Rising interest rates have turned mortgage lenders’ post-election outlook on profit margins bearish, according to Fannie Mae.
Just under half of the respondents, 46%, expected margins to decrease, representing the worst outlook in three years, Fannie found in its Mortgage Lender Sentiment Survey for the fourth quarter. Comparatively, 39% expected profit margins to remain about the same, while 15% expected them to increase.
Fannie noted that this was a statistically significant change from the third quarter when a 55% majority of lenders expected profit margins to hold steady and from the fourth quarter of 2015 when 46% expected them to remain the same and 42% expected them to fall.
The top reason cited for the change was market trends, namely the rise in interest rates following the election. Meanwhile, regulatory compliance, which is historically one of the top reasons cited for a decreased outlook on profit margins, fell to a survey low.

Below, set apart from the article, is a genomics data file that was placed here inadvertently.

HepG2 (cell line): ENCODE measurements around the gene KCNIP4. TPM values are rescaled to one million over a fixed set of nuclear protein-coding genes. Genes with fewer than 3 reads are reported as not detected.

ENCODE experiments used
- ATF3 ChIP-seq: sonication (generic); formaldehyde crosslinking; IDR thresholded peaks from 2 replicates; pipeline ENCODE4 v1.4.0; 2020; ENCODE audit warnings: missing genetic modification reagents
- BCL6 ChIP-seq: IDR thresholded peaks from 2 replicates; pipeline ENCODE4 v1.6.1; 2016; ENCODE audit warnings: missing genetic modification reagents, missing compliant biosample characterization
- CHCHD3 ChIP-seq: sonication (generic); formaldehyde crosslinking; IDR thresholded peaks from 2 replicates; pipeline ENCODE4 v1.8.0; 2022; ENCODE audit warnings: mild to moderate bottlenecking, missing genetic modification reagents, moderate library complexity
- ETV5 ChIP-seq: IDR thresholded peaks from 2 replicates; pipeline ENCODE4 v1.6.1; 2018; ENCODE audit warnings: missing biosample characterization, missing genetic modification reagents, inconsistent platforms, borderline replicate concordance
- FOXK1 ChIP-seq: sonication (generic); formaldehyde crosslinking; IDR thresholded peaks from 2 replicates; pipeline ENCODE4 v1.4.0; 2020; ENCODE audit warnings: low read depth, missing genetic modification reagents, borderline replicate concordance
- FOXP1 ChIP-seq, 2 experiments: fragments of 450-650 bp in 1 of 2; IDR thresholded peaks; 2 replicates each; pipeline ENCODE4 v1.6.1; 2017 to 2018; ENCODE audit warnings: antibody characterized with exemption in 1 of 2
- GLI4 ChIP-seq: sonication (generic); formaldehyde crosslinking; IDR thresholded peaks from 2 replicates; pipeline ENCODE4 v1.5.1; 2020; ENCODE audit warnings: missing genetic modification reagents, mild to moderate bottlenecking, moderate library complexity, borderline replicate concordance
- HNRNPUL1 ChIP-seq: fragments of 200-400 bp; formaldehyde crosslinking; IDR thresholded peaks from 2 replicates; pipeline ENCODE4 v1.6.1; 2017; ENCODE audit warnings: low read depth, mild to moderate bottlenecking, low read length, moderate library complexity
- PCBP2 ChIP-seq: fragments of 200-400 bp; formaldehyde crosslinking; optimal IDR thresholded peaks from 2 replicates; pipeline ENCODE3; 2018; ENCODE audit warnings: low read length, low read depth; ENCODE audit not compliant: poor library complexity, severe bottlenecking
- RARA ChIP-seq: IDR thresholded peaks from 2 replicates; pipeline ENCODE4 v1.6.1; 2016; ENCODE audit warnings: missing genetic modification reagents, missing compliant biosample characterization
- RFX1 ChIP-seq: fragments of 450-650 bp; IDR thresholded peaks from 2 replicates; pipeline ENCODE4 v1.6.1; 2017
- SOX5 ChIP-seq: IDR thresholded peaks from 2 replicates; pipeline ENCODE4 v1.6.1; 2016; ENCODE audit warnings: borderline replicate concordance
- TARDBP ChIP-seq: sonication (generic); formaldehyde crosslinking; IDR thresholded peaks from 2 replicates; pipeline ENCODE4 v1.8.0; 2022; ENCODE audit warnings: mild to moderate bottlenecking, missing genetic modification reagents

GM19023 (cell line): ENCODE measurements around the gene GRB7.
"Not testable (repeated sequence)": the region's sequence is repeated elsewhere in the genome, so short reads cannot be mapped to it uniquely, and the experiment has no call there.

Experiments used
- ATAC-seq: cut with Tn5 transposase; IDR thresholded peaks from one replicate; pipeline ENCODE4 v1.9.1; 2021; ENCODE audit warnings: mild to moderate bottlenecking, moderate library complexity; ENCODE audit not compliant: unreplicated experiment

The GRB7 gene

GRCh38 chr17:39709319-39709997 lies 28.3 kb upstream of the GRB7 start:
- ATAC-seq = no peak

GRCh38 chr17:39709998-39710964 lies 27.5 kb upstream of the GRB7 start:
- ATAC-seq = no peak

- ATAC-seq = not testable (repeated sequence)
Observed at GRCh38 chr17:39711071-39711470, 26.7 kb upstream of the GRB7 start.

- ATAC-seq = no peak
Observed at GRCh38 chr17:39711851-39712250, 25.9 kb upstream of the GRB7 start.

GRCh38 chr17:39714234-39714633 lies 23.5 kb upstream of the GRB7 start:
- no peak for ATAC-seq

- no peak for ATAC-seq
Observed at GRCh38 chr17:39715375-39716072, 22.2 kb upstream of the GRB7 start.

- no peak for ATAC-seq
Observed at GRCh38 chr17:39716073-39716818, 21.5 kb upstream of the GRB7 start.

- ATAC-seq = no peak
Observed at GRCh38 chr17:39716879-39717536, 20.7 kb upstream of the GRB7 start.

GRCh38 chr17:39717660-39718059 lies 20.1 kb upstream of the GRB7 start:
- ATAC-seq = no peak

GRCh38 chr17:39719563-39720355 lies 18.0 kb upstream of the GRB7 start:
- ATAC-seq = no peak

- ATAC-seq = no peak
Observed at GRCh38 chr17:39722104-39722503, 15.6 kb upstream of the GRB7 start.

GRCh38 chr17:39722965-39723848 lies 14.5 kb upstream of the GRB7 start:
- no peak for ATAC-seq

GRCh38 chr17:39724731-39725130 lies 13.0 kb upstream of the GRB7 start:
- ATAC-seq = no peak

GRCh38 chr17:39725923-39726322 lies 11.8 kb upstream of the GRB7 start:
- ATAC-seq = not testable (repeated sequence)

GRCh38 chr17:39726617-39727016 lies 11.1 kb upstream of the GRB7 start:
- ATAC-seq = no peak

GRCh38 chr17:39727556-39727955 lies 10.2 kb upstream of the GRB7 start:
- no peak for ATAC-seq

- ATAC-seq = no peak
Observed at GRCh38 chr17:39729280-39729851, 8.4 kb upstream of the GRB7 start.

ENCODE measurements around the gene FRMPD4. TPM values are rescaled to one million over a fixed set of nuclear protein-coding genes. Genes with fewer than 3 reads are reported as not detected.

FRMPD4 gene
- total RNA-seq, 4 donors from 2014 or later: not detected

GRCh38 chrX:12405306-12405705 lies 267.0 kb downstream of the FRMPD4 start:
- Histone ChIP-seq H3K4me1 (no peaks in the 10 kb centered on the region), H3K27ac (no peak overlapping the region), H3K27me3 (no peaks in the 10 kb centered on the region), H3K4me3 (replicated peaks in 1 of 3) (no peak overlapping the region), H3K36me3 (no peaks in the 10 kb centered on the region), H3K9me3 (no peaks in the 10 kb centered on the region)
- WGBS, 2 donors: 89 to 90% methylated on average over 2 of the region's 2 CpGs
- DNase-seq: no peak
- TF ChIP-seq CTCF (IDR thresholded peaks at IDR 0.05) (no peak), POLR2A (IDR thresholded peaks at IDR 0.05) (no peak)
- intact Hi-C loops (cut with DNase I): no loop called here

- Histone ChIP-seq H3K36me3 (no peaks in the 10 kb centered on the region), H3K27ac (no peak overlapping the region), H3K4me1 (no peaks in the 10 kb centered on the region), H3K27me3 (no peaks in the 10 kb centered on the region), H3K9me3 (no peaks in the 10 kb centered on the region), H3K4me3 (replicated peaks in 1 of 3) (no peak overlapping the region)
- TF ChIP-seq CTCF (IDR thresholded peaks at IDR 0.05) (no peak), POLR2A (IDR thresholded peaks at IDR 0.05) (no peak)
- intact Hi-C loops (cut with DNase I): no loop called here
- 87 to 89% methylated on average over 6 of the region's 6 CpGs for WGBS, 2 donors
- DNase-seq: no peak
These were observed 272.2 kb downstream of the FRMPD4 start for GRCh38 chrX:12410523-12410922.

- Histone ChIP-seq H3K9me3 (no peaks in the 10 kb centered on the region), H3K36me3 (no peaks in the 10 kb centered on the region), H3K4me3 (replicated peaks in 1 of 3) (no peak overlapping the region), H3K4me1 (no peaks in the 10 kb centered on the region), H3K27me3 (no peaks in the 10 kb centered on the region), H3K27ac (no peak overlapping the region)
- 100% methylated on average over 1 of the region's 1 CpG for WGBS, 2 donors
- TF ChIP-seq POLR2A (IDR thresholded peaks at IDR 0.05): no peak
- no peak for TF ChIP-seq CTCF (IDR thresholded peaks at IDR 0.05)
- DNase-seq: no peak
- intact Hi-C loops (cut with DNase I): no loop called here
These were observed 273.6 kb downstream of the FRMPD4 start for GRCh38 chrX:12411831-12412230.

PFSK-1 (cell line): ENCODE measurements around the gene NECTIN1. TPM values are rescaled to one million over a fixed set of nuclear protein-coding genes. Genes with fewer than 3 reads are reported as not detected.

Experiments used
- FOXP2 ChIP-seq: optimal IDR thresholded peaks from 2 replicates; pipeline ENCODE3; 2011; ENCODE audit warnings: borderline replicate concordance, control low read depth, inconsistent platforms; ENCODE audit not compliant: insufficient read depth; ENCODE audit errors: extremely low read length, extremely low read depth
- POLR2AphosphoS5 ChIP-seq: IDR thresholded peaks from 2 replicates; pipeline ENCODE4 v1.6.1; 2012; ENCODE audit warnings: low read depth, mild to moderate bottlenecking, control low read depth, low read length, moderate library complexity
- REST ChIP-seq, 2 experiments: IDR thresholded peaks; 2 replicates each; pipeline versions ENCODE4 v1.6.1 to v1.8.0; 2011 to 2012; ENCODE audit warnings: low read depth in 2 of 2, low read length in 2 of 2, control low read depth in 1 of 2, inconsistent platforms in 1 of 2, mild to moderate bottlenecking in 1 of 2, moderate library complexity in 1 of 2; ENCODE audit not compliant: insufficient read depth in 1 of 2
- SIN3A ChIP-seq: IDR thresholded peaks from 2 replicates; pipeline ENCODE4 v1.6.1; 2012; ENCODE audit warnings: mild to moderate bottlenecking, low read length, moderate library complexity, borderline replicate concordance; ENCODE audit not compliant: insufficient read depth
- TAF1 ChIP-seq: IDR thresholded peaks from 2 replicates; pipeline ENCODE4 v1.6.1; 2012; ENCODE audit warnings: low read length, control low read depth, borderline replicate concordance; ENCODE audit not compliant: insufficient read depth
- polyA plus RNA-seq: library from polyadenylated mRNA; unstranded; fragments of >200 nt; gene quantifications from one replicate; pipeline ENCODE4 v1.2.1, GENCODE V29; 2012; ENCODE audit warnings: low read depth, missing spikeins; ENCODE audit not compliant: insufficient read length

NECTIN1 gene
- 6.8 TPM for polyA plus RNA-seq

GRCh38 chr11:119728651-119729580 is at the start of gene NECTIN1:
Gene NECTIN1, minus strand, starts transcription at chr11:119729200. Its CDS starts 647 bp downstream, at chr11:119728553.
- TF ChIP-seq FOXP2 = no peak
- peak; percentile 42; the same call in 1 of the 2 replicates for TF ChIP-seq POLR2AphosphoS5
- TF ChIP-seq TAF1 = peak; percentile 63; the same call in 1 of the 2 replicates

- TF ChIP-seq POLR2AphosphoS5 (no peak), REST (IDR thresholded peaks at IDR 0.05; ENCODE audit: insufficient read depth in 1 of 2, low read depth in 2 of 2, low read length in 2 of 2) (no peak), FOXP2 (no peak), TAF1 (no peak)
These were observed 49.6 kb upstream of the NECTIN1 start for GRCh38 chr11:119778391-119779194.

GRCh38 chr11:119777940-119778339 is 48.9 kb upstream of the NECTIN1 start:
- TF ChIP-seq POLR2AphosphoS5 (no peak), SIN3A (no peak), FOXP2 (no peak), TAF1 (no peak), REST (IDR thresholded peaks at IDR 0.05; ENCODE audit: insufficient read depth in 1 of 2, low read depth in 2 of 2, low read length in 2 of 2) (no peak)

Lenders reported purchase demand growth largely in line with what they reported a year ago, but the share of lenders who expected higher demand over the next three quarters dropped to at or near a survey low. Again, unfavorable mortgage rates were cited by a survey-high share of lenders as the main reason for the depressed outlook.
On the refinance side, the share of lenders reporting higher demand during the fourth quarter rose compared with 2015, but the outlook for demand growth fell to a survey low.
Lenders again suggested that they expect to grow their shares of government-sponsored enterprise loans and Ginnie Mae shares, while reducing the share of mortgage retained on portfolio. Lenders also remained consistent with their outlook from the previous quarter regarding reducing the share of mortgage servicing rights sold or retained in house.